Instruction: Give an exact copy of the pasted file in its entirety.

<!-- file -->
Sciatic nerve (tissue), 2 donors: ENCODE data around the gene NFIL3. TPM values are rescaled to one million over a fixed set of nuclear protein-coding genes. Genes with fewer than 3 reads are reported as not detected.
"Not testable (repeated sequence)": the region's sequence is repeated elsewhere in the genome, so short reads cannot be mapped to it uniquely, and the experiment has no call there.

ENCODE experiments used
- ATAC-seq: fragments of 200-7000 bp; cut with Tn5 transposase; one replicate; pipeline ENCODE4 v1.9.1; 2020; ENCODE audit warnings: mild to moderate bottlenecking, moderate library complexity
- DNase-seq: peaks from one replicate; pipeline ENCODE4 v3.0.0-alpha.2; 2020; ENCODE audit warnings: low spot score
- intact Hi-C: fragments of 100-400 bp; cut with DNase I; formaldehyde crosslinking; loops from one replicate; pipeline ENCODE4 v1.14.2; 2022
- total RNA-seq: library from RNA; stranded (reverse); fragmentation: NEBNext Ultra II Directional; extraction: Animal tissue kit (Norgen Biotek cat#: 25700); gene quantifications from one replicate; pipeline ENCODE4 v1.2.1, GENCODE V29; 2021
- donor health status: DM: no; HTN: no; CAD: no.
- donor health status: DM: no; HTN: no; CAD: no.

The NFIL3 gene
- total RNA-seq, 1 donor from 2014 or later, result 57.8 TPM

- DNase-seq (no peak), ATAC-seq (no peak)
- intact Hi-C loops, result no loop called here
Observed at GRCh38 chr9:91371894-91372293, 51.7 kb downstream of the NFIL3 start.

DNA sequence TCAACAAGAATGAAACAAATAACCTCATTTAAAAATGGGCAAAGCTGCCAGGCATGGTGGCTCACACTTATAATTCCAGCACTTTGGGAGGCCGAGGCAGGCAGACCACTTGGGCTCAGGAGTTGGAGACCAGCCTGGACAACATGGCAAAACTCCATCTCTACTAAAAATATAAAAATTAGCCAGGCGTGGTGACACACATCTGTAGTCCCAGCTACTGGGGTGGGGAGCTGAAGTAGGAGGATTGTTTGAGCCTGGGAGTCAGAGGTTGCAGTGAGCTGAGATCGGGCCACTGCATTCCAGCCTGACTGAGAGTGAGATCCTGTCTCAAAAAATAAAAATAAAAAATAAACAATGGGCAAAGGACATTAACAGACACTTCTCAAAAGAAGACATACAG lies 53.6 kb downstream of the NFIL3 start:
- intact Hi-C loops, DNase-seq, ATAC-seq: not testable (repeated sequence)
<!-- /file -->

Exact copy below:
Sciatic nerve (tissue), 2 donors: ENCODE data around the gene NFIL3. TPM values are rescaled to one million over a fixed set of nuclear protein-coding genes. Genes with fewer than 3 reads are reported as not detected.
"Not testable (repeated sequence)": the region's sequence is repeated elsewhere in the genome, so short reads cannot be mapped to it uniquely, and the experiment has no call there.

ENCODE experiments used
- ATAC-seq: fragments of 200-7000 bp; cut with Tn5 transposase; one replicate; pipeline ENCODE4 v1.9.1; 2020; ENCODE audit warnings: mild to moderate bottlenecking, moderate library complexity
- DNase-seq: peaks from one replicate; pipeline ENCODE4 v3.0.0-alpha.2; 2020; ENCODE audit warnings: low spot score
- intact Hi-C: fragments of 100-400 bp; cut with DNase I; formaldehyde crosslinking; loops from one replicate; pipeline ENCODE4 v1.14.2; 2022
- total RNA-seq: library from RNA; stranded (reverse); fragmentation: NEBNext Ultra II Directional; extraction: Animal tissue kit (Norgen Biotek cat#: 25700); gene quantifications from one replicate; pipeline ENCODE4 v1.2.1, GENCODE V29; 2021
- donor health status: DM: no; HTN: no; CAD: no.
- donor health status: DM: no; HTN: no; CAD: no.

The NFIL3 gene
- total RNA-seq, 1 donor from 2014 or later, result 57.8 TPM

- DNase-seq (no peak), ATAC-seq (no peak)
- intact Hi-C loops, result no loop called here
Observed at GRCh38 chr9:91371894-91372293, 51.7 kb downstream of the NFIL3 start.

DNA sequence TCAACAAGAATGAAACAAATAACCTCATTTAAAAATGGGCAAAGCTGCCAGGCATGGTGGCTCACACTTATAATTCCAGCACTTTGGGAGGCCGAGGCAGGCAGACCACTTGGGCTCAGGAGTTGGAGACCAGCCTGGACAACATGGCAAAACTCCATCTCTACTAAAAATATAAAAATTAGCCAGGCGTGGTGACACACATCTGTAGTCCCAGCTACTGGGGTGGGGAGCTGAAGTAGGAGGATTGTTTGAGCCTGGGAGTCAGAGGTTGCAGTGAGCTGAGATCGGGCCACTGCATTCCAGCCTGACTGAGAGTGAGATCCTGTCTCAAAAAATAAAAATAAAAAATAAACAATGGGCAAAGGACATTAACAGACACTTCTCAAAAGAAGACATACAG lies 53.6 kb downstream of the NFIL3 start:
- intact Hi-C loops, DNase-seq, ATAC-seq: not testable (repeated sequence)